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Category: Food

Escape: Where to Eat in Paris

Another three days in Paris means three days of feasting, walking, and endless enjoying. Only coming for a visit makes it much easier for me to relish the city’s offerings – wandering from boulangerie to patisserie to bistro without caring about their housing crisis, traffic crisis, or politics crisis. Or about the fact that I still haven’t been inside the Louvre! What bothers me even more is that I also didn’t make it to the many places on my list in the 11th arrondissement, limiting my ways to the 1st and surroundings with occasional trips to the Marais and the 9th, like a real tourist. Well, there’s always a next time for Paris, right?
Here’s what I ate this time, quite different from my last visit in May. Gonna be back soon, let me know your tips and tricks in the comments.

Frage: Warum ist das Essen in Berlin oft so schlecht?

Click here to read this text in English: Why is food in Berlin (still) so bad?

Erstmal: Verzeihung, aber das hier ist kein Rant. Denn natürlich gibt es jede Menge gutes Essen in Berlin. Mehr noch, in Berlin hat es schon immer exzellente Restaurants gegeben und es werden jeden Tag mehr. Aber ich begegne zunehmend Menschen, Tourist_innen sowie Einheimischen, die so großartiges über die Berliner Food Szene lesen (entweder auf diesem Blog oder den unzähligen anderen Quellen) und sich dann wundern, wenn die durchschnittliche Qualität immer noch eher … schwierig ist. Weder kannst du in irgendeine Bäckerei reinlaufen und erwarten, dass die Brötchen gut und handgemacht sind. Noch funktioniert es, sich spontan ein Restaurant fürs Abendessen um die Ecke auszusuchen. Gerade die Läden an schönen Orten (am Kanal, im Park, mit Ausblick) servieren eher unterdurchschnittliche Speisen. Und auch wenn man an den besonders gehypten Orten gerade am Wochenende gern mal eine Stunde ansteht, ist das Erlebnis doch überraschend oft eher durchschnittlich. Immer mehr Neulinge ziehen heute (gezwungenermaßen) in Bezirke wie Spandau, Lichtenberg oder Lankwitz und wundern sich, dass diese Kieze noch keine Läden hervorgebracht haben, die ihre hohen Erwartungen erfüllen. Was ist da los?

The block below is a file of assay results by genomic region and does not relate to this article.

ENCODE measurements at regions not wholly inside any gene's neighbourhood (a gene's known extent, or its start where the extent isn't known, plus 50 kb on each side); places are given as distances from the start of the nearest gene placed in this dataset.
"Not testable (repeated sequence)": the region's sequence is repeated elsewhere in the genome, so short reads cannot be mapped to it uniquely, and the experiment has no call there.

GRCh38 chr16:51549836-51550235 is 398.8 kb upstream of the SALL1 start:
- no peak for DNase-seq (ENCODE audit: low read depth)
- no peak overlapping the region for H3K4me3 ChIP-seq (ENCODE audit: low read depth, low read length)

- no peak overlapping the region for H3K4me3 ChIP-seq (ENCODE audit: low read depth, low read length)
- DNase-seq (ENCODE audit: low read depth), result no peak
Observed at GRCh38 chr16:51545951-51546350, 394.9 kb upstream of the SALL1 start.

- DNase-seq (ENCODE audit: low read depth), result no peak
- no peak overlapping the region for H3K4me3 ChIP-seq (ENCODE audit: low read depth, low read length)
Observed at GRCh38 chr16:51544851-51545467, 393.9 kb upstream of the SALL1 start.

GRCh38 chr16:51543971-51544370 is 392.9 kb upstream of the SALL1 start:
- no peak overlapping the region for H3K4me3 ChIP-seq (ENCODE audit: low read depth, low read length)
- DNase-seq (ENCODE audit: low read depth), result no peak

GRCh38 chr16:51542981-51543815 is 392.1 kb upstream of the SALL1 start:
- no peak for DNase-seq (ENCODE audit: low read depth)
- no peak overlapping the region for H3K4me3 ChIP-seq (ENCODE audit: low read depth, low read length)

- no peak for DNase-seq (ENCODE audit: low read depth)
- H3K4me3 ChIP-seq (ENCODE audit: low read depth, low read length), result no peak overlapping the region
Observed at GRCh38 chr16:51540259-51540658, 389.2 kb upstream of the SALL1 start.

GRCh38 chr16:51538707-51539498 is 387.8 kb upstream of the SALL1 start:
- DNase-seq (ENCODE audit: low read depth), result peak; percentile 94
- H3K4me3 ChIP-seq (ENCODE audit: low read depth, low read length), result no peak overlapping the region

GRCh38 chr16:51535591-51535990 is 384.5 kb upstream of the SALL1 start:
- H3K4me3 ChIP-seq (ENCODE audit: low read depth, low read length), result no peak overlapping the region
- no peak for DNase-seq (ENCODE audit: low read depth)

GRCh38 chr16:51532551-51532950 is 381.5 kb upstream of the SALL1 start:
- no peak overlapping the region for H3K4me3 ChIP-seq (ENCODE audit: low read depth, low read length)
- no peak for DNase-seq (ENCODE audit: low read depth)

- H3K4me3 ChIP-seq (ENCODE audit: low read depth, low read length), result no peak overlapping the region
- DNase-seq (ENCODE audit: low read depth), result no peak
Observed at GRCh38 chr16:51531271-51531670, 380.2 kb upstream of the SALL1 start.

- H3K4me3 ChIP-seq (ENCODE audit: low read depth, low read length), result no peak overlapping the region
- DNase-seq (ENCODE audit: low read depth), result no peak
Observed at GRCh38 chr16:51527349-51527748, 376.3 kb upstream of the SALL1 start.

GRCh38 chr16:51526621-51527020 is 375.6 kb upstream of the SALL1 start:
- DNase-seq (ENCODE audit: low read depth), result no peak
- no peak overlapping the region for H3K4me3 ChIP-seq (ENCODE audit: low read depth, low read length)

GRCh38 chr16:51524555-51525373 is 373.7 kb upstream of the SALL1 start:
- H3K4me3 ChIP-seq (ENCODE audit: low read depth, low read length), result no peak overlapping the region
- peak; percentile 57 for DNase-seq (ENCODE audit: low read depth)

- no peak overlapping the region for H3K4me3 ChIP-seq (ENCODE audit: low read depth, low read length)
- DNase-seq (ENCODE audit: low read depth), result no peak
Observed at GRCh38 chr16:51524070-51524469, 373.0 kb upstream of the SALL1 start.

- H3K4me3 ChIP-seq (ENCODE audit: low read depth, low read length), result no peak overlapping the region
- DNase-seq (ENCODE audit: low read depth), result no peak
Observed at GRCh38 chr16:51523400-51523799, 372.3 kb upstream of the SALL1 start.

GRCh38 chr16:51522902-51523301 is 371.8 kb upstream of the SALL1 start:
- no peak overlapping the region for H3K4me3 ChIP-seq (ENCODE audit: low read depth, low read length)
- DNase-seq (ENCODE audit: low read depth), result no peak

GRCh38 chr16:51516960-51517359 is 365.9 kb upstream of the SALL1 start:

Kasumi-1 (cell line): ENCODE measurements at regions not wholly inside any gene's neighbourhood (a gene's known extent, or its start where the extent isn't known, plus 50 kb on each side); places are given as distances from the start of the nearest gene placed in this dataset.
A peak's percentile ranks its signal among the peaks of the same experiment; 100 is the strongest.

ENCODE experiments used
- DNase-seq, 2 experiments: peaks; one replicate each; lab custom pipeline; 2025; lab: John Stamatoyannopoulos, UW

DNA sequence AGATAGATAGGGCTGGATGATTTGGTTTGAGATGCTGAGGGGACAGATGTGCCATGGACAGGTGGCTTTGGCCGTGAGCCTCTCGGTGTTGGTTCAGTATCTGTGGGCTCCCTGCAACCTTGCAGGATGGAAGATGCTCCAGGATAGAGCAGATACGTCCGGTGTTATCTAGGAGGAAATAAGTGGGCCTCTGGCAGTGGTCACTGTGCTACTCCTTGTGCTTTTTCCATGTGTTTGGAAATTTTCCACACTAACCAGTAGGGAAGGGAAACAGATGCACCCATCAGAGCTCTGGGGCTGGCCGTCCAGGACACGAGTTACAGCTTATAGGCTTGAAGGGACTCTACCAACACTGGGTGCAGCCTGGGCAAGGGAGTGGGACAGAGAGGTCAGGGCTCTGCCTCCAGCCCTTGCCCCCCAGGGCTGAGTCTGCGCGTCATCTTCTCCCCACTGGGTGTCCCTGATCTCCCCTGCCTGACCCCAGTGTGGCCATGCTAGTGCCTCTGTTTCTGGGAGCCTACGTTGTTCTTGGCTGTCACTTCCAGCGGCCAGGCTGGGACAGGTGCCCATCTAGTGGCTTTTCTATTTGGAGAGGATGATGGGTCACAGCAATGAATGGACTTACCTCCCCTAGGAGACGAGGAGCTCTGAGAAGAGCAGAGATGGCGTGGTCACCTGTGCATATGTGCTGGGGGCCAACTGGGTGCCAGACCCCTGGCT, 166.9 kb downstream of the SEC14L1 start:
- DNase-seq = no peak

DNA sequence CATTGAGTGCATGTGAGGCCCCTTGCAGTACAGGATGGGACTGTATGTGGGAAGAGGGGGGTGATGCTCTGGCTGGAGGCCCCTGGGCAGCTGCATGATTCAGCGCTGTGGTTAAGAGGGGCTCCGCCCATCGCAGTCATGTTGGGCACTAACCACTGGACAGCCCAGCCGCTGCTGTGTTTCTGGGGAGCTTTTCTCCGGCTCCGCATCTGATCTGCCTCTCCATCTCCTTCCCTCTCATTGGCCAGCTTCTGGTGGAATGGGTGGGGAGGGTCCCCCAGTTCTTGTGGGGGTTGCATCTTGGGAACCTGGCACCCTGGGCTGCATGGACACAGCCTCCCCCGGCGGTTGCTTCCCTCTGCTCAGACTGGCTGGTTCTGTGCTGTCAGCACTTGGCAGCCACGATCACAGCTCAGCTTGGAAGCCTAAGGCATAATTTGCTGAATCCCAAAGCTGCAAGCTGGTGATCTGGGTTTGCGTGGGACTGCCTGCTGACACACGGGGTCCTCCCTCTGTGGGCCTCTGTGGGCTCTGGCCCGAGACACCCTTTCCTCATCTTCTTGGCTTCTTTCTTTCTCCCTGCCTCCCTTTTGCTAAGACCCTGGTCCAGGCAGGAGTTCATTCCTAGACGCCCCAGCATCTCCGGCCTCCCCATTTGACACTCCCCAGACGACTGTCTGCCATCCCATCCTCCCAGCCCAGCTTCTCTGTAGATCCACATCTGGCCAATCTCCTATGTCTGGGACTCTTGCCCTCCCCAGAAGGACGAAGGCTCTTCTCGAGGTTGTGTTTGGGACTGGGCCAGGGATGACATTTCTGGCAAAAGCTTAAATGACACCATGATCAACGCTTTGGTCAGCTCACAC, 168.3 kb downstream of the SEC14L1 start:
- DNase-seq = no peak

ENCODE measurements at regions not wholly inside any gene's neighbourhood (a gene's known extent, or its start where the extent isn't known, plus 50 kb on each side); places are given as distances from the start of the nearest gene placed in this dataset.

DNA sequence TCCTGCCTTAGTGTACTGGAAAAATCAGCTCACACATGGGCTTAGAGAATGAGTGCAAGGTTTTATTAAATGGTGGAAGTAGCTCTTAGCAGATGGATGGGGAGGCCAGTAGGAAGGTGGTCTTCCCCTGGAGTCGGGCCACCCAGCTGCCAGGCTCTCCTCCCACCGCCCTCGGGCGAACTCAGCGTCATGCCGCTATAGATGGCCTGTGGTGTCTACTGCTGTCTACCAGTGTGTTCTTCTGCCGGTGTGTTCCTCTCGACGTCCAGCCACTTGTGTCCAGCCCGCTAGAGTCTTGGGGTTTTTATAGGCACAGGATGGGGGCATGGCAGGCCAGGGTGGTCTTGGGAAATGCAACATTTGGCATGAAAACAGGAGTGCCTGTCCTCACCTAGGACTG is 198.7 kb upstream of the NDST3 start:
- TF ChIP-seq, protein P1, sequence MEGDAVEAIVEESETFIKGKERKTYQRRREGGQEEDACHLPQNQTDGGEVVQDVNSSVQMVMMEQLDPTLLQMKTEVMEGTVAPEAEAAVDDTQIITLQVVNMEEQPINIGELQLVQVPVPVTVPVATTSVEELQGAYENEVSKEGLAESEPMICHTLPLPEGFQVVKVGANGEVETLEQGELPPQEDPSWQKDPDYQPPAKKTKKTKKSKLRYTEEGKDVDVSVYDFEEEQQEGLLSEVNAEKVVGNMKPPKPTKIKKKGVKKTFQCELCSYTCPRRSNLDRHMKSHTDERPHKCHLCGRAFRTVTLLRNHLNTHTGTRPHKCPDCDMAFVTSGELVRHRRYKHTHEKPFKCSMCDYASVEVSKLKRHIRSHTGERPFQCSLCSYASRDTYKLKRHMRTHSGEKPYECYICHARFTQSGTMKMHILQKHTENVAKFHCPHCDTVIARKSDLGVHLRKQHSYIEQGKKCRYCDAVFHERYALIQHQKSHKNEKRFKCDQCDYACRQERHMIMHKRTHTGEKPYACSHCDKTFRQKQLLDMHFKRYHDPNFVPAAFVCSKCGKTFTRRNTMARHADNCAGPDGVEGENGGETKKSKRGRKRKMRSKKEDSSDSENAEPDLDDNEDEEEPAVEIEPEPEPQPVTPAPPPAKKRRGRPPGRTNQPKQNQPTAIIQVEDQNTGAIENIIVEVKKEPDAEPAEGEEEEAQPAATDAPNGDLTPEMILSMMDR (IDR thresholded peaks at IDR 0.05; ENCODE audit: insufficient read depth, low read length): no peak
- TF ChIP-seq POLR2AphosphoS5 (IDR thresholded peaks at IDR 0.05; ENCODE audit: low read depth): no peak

stacked pancakes at a brunch café in berlin

Berlin’s Best: Breakfast & Brunch Guide

I’ve been eating a ton of breakfasts in Berlin – starting from the 2003 all-you-can-eat brunch buffet with sweaty cheese in Friedrichshain to the 2016 2hrs-min wait-time at the hottest pop-up in a deserted factory in Moabit. I love my classics as much as I love a playful and creative menu. I value good coffee as much as its alternatives. So here’s my choice of breakfast excellency: From a quick Simit in Kreuzberg to extended Palestinian-Israeli feasts in Prenzlauer Berg, Southeast Asian twists on brunch classics in Neukölln as well as the classic German Frühstück in Lichterfelde.

Lieber auf Deutsch? Klick hier.

Thoughts on: Why is food in Berlin (still) so bad?

Lieber auf Deutsch lesen? Klick hier: Warum ist das Essen in Berlin oft so schlecht?

If you came here expecting a rant, I* must disappoint you. I very much believe that there is a ton of great food in Berlin. Indeed, there’s always been good food in Berlin, and we’re getting more and more every day. Yet I often encounter people who come to Berlin, having read about its thriving food scene (on here or via the countless other sources), and then wonder why the average quality of food still isn’t … great. You can’t just walk into any bakery and expect a well-made loaf or roll. Just choosing a restaurant on a whim can be less than rewarding. And places in nice locations (by the water, in a park, with a view) serve subpar fare at high prices especially often. Meanwhile, you might queue at a hyped place for an hour on a Saturday night and then be surprised how average the experience was. This city sees more and more newcomers (forced to) move to neighborhoods like Spandau, Lichtenberg, or Lankwitz, who then wonder why these boroughs haven’t yet sprouted restaurants to match the high expectations of these new Berliners. So what’s going on?

Eats in Berlin: Welcome to Soup Season!

Some of you might be wondering, does she even still eat out? Is this a travel in Brandenburg blog now? Will we ever receive new tips for brunch? And the answer to all of these is: Jein. The great German portmanteau meaning Ja und Nein at the same time and generally referring to: I don’t know! I’m working on a new project right now which is eating up my time (and resources), but I am still heavily invested in the many developments of the local food scene. Especially since the season of comfort food is coming up with loads of opportunities to eat our feelings, literally. So here’re some places to do that well, from cake to breakfast to more dessert, and the lovely soup in the top image. Enjoy!